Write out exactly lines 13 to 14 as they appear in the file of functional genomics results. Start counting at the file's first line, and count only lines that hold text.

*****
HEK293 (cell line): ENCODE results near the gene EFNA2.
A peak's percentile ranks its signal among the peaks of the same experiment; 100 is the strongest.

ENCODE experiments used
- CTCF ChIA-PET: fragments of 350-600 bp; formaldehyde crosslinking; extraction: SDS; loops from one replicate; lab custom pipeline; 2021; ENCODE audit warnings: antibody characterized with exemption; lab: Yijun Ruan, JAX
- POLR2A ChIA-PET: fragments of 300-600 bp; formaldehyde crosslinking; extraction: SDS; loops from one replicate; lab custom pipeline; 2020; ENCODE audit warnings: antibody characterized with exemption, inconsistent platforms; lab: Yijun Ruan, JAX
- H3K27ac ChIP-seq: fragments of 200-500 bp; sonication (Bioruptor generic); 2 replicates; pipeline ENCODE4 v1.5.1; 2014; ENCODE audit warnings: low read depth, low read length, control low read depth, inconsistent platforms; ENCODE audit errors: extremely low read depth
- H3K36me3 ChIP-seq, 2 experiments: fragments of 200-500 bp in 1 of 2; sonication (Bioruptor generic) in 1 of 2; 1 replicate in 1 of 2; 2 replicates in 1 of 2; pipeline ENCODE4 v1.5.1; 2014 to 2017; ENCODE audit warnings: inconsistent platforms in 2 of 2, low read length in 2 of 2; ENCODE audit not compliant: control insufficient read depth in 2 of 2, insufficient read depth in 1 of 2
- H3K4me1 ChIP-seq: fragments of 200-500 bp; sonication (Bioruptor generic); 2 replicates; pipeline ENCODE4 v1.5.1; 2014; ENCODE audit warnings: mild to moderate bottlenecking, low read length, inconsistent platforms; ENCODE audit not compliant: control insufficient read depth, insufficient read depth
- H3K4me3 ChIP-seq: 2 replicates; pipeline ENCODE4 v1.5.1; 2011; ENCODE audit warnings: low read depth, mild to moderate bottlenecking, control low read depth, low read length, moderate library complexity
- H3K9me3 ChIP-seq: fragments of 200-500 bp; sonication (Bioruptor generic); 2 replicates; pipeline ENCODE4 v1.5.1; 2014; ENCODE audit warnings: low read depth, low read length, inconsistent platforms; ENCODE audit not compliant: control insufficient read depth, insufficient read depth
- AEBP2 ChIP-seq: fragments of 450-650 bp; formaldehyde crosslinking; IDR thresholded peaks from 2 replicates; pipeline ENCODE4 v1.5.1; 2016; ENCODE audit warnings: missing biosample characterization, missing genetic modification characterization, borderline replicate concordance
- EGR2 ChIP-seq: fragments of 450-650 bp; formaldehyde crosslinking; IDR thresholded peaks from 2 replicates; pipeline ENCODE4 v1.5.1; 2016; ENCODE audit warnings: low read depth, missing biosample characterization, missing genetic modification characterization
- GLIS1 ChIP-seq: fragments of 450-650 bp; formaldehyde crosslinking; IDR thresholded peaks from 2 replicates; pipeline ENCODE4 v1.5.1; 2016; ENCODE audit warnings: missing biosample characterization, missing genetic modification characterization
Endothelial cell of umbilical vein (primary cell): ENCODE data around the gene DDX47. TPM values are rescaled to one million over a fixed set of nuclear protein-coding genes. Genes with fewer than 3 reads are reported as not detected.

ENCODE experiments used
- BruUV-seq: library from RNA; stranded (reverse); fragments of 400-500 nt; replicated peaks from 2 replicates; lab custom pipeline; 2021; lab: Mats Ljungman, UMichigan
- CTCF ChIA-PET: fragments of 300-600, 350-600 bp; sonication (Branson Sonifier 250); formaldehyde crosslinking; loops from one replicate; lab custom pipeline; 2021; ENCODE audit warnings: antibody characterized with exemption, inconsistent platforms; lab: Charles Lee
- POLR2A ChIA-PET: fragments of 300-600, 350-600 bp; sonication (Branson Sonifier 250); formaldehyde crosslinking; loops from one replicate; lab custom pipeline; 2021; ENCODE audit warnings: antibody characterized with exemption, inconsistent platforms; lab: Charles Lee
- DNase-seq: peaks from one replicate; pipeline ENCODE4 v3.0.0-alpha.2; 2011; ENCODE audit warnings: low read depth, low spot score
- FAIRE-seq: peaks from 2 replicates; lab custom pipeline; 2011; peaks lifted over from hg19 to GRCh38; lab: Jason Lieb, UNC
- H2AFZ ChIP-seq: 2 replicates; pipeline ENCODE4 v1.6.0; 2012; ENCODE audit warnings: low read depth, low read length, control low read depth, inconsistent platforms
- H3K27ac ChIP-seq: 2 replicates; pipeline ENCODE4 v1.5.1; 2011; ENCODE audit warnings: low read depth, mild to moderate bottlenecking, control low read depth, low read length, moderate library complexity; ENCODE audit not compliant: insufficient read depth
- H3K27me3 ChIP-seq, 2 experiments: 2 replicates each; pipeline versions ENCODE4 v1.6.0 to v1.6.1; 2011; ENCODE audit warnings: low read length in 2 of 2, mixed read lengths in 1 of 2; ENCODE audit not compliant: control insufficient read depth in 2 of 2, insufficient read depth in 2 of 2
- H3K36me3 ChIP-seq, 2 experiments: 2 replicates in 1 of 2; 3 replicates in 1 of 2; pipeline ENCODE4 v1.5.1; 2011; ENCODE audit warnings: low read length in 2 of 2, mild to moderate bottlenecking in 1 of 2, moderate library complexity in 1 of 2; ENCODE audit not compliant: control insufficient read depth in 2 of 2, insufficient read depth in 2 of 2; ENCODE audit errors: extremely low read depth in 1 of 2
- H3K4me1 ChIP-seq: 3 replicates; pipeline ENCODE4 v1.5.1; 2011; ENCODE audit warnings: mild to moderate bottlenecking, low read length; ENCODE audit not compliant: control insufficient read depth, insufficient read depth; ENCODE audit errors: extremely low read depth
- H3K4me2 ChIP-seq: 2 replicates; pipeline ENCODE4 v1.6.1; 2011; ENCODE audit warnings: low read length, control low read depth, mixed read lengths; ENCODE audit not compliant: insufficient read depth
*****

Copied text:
- GLIS1 ChIP-seq: fragments of 450-650 bp; formaldehyde crosslinking; IDR thresholded peaks from 2 replicates; pipeline ENCODE4 v1.5.1; 2016; ENCODE audit warnings: missing biosample characterization, missing genetic modification characterization
Endothelial cell of umbilical vein (primary cell): ENCODE data around the gene DDX47. TPM values are rescaled to one million over a fixed set of nuclear protein-coding genes. Genes with fewer than 3 reads are reported as not detected.